This special interest group is where customer care professionals share tactics on how utilities are improving interactions with their customers. 


Consider Your Utility’s PR Plan for the Last Six Weeks of 2020

image credit: ID 93905019 © Holly Kuchera |
Andy Gotlieb's picture
Editor of a specialty publication, former public relations practitioner Freelancer

I hold 34 years of experience in communications, mostly in journalism, with a decade in public relations, too.  The first 17 years were spent in print journalism, where I covered, at various...

  • Member since 2016
  • 1,004 items added with 508,722 views
  • Nov 19, 2020

Most people will be happy for obvious reasons for 2020 to end and for 2021 to be a better year, but six weeks remain of this year, so your utility should make the most of them.

The last few weeks of any year tend to be tricky because of the holiday season, and the pandemic’s impact will only add to the potential disarray.

That said, this is potentially a time for your utility to garner some positive publicity.

Given the number of people likely staying home, there may well be an influx of people decorating their homes with decorations and lights. Any kind of contest you run to find the best lighting display is likely to attract the attention of your local TV news stations. And don’t forget to spruce up your evergreen releases about how holiday lights aren’t going to increase their utility bills too much (barring over-the-top displays).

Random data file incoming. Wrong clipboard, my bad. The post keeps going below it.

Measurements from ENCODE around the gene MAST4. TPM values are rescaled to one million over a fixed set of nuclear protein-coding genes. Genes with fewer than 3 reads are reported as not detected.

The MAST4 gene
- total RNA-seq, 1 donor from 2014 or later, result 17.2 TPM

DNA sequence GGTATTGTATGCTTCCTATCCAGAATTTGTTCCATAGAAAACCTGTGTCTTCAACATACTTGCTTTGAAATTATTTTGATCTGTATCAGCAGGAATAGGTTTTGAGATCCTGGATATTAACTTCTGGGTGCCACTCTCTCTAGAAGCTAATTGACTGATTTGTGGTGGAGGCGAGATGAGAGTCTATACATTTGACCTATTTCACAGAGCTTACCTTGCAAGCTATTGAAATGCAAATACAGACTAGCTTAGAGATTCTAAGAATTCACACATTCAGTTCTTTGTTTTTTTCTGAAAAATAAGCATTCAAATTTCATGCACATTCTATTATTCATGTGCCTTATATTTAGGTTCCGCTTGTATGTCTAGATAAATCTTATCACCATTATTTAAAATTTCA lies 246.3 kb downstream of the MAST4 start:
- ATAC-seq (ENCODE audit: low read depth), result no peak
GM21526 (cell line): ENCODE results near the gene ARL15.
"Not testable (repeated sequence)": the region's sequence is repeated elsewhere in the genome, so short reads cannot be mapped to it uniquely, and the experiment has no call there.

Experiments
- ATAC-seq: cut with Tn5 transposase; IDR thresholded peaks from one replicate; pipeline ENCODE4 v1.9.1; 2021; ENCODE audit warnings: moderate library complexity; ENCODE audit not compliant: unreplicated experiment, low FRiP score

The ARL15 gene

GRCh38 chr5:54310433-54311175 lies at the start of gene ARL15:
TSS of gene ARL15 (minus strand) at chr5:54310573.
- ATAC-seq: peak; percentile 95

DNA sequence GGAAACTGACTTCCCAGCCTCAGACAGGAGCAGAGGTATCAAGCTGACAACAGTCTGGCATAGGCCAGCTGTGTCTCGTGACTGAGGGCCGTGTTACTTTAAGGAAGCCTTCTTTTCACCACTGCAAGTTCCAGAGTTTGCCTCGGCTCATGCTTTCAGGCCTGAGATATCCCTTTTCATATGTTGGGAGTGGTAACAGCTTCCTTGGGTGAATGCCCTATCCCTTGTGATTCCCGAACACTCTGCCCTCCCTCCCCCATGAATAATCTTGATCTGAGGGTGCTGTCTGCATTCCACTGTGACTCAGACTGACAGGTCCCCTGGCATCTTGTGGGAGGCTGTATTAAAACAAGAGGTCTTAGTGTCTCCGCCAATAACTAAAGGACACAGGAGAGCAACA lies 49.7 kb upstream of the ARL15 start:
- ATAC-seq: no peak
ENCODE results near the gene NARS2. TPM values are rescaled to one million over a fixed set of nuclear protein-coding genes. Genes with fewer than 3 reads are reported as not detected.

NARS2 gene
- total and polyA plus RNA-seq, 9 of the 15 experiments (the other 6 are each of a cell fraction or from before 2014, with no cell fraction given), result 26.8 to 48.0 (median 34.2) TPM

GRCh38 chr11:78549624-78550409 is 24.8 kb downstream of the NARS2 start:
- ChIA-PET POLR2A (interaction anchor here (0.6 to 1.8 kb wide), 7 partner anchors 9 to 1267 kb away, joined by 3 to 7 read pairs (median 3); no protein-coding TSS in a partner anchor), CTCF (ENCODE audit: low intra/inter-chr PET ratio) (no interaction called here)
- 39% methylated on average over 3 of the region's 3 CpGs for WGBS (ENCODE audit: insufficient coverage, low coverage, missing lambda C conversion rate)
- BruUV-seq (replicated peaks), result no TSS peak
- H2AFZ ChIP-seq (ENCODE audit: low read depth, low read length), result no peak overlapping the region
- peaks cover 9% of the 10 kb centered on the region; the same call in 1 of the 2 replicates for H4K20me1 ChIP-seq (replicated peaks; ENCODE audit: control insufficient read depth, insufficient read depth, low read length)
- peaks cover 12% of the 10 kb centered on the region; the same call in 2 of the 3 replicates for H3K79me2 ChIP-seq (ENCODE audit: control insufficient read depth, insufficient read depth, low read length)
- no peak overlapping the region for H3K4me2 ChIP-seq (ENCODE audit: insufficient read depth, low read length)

With hurricane season ending shortly, bad winter weather will be on the way soon, so publicize how you plan to deal with it. Detail any new measures you’ve put in place and talk about the lessons learned during prior winters. Reassuring the public is paramount these days.

A year-end roundup of your utility’s achievements is a good idea, too. It may not get much coverage from your major local outlets, but the smaller outlets are always looking for content, and you can promote your good news on your website and social media. You’ve surely done some good things this year, so may as well promote them.

If bad news does rear its ugly head in the final few weeks, obviously you can’t ignore it. Your best bet is to take the “Band-Aid” removal approach – rip it right off, deal with the pain and then move on. Unless your bad news is of the crippling variety, the hectic nature of the holiday season will likely prompt the media to report it, then move on.

Do note that during the holiday season, the media is often more short-staffed than normal, as plenty of journalists (like everyone else) take vacation time. That means if you have a go-to person at a specific outlet, you might have to work with someone else. That shouldn’t be a big deal, but keep it in mind.

Andy Gotlieb's picture
Thank Andy for the Post!
Energy Central contributors share their experience and insights for the benefit of other Members (like you). Please show them your appreciation by leaving a comment, 'liking' this post, or following this Member.
More posts from this member
Spell checking: Press the CTRL or COMMAND key then click on the underlined misspelled word.

No discussions yet. Start a discussion below.

Get Published - Build a Following

The Energy Central Power Industry Network is based on one core idea - power industry professionals helping each other and advancing the industry by sharing and learning from each other.

If you have an experience or insight to share or have learned something from a conference or seminar, your peers and colleagues on Energy Central want to hear about it. It's also easy to share a link to an article you've liked or an industry resource that you think would be helpful.

                 Learn more about posting on Energy Central »